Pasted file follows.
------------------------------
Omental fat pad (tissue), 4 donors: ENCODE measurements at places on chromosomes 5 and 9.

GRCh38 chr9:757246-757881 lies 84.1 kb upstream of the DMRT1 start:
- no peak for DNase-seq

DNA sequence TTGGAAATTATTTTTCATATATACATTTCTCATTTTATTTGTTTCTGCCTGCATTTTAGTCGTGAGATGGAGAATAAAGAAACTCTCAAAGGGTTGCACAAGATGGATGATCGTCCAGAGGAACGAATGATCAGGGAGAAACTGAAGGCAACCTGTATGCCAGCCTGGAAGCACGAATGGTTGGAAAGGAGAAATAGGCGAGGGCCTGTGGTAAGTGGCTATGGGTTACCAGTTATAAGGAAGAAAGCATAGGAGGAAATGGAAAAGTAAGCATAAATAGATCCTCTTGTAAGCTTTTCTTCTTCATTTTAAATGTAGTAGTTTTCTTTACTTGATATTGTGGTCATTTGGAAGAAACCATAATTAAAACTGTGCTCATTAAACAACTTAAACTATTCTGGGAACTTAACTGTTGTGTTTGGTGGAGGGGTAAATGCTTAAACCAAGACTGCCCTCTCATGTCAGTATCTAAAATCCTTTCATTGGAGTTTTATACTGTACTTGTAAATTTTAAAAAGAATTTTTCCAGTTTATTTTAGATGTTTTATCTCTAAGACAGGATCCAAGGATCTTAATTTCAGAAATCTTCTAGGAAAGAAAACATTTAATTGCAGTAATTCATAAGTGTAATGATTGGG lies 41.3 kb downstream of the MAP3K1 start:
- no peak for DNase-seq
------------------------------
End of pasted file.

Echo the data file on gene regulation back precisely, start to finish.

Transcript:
Omental fat pad (tissue), 4 donors: ENCODE measurements at places on chromosomes 5 and 9.

GRCh38 chr9:757246-757881 lies 84.1 kb upstream of the DMRT1 start:
- no peak for DNase-seq

DNA sequence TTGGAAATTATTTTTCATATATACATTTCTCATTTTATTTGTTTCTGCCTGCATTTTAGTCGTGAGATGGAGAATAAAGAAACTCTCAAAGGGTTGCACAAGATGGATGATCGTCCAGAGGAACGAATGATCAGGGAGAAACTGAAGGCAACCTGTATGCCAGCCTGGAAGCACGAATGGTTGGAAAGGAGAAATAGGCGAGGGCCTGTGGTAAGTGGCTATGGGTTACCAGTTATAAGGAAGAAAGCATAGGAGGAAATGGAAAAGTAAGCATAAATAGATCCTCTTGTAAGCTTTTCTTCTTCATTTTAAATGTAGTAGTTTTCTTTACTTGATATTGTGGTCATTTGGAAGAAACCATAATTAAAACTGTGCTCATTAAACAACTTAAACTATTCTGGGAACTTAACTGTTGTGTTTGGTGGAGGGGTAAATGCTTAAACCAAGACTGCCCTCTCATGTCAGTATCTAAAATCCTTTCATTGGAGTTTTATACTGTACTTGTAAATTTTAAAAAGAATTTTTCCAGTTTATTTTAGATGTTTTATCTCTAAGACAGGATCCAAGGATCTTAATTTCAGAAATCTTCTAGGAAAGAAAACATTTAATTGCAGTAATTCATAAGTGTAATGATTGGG lies 41.3 kb downstream of the MAP3K1 start:
- no peak for DNase-seq